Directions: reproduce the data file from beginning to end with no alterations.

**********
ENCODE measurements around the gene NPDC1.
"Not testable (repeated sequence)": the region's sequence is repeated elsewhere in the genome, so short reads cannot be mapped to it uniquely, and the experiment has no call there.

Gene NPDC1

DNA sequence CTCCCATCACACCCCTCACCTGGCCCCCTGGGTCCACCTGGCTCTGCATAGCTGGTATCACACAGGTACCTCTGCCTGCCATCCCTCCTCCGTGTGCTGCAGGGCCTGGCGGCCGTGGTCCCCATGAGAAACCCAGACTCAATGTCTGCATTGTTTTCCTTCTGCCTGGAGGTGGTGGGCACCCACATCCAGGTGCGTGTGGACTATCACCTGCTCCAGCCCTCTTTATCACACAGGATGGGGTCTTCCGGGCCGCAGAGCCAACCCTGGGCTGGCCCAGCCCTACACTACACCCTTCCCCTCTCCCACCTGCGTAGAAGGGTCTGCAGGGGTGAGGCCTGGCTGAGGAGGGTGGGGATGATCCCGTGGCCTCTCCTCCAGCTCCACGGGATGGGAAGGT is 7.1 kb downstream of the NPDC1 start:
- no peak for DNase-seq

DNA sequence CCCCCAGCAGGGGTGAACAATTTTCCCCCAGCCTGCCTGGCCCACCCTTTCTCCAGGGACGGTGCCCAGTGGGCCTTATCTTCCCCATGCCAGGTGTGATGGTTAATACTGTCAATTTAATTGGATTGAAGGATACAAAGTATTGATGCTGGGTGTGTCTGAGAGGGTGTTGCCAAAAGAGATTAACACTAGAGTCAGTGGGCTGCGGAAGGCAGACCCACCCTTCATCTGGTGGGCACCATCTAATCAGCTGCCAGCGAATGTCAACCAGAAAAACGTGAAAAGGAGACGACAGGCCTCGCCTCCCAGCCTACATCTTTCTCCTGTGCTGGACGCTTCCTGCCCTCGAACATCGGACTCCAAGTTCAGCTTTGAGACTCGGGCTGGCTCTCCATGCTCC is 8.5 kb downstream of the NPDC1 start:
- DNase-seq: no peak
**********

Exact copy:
ENCODE measurements around the gene NPDC1.
"Not testable (repeated sequence)": the region's sequence is repeated elsewhere in the genome, so short reads cannot be mapped to it uniquely, and the experiment has no call there.

Gene NPDC1

DNA sequence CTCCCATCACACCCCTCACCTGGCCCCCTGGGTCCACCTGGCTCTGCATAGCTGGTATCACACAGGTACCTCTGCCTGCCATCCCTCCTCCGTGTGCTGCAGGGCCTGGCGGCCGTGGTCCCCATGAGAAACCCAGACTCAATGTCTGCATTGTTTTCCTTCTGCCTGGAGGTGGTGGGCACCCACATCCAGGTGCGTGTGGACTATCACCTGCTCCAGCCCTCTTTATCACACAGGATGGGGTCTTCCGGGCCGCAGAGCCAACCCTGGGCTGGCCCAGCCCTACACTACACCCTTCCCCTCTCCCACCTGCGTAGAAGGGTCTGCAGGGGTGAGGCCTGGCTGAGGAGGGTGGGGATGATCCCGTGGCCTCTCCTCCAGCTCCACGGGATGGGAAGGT is 7.1 kb downstream of the NPDC1 start:
- no peak for DNase-seq

DNA sequence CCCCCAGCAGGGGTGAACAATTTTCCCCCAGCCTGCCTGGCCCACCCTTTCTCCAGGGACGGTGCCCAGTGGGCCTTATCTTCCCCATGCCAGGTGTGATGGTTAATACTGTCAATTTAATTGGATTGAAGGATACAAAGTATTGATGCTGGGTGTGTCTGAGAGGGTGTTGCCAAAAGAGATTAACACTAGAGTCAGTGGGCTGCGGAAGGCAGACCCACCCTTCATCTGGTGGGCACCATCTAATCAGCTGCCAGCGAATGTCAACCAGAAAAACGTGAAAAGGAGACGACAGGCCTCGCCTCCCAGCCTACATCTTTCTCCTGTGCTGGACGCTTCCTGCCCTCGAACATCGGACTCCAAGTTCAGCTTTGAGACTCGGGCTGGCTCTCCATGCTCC is 8.5 kb downstream of the NPDC1 start:
- DNase-seq: no peak